All outward journeys are inward journeys, and the couple’s brief trip to Venice sparks a sea change in Julie’s fight for her own agency. Venice was intended as a romantic getaway, but instead, it involved Julie crying in her large, high-ceilinged hotel room, following behind Anthony rather than beside him en route to the opera, and then having rather dehumanizing sex with him. The trip fell so short of expectations that it forced Julie to seriously reconsider her relationship with Anthony. Ultimately, traveling to Venice means disrupting the couple’s domestic patterns, which allows Julie to gain perspective. This is why Hogg dedicates most of the Venice screen time to Julie traveling on the train to Venice and then walking around at night in Venice. The journey itself matters most. Before, Venice, Julie had never confronted Anthony about his secretive drug addiction, even when he stole her belongings. After Venice, she finally has the perspective and confidence to confront Anthony about his theft and share her hurt feelings.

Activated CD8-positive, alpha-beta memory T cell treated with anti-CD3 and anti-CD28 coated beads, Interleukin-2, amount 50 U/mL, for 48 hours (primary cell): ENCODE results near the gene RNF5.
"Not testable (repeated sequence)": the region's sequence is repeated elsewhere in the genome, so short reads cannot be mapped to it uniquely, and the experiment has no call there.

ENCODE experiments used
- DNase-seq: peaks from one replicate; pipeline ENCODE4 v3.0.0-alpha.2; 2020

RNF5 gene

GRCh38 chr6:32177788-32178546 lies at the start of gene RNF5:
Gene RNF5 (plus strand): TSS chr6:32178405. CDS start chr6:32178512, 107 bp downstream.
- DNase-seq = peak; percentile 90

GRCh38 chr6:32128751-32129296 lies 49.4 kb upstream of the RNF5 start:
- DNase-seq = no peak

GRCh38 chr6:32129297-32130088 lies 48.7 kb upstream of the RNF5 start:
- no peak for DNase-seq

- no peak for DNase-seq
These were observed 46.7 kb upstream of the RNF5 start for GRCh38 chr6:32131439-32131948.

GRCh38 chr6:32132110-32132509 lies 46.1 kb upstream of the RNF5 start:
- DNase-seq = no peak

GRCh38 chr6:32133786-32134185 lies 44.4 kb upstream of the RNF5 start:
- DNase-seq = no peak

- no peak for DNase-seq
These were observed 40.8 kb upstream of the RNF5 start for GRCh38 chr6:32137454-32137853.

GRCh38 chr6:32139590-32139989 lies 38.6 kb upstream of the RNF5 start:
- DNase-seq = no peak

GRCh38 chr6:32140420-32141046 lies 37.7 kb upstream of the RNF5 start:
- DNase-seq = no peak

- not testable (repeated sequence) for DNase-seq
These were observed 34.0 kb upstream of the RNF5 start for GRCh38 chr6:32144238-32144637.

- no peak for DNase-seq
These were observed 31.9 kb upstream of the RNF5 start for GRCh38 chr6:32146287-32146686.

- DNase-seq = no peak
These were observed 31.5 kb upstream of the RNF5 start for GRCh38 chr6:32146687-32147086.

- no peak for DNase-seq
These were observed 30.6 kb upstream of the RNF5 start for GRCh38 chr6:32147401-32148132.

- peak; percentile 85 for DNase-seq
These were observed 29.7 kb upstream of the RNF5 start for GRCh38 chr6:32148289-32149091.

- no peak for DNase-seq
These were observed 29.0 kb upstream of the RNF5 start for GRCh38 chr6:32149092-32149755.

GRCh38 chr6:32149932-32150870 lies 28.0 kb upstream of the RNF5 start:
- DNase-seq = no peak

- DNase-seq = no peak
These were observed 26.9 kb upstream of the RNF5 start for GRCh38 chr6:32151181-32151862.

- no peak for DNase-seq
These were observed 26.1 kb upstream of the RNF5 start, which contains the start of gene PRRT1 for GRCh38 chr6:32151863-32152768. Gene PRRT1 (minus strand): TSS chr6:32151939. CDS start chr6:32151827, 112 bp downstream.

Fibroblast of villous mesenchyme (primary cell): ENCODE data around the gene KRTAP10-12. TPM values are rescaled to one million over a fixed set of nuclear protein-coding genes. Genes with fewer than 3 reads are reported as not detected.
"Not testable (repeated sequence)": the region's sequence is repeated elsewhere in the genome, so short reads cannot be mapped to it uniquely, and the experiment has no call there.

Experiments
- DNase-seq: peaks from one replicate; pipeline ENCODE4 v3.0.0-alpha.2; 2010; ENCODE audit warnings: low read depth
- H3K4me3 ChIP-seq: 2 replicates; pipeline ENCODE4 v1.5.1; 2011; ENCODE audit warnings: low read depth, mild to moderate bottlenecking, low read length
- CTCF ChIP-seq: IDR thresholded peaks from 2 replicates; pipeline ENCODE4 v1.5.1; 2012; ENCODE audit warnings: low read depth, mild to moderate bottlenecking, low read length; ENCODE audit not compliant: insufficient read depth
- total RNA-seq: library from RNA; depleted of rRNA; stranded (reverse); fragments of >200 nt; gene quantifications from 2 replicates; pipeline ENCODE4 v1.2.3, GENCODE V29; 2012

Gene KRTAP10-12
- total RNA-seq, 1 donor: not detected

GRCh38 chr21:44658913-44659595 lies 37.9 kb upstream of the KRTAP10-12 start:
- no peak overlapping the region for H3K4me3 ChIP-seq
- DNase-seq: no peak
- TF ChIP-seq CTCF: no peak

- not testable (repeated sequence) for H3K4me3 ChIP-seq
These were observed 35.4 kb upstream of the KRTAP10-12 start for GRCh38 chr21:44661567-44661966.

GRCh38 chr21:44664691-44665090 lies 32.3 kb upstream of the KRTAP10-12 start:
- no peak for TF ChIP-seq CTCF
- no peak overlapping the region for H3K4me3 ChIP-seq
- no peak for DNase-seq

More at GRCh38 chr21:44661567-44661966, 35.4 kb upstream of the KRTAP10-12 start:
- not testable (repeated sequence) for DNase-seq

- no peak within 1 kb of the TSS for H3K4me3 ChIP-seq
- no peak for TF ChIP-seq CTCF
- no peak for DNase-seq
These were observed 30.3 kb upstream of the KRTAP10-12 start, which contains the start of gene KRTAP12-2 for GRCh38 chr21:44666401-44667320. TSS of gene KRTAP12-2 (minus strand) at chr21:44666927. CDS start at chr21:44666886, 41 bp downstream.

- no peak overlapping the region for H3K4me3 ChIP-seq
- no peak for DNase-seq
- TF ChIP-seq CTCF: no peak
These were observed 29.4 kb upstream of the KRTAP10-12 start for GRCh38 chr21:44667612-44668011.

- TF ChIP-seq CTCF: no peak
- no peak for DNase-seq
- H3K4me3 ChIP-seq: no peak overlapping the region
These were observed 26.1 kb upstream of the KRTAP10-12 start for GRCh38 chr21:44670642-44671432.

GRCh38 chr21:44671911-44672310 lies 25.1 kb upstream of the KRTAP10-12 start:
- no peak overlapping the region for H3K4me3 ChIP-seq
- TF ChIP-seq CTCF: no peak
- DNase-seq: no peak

Still, this trip is what allows Julie and Anthony to find the intimacy that was always missing in their relationship: with his addiction on the table, she goes with him to buy drugs, visits support groups to find a way to help him, and on one Christmas night, shares a casual, romantic dance. Suddenly, their relationship at home becomes what they had hoped it would be in Venice, but with a major caveat: taking care of Anthony takes Julie away from film school. The man who helped pull her out of Flat L is the one keeping her there, now that he cohabitates there.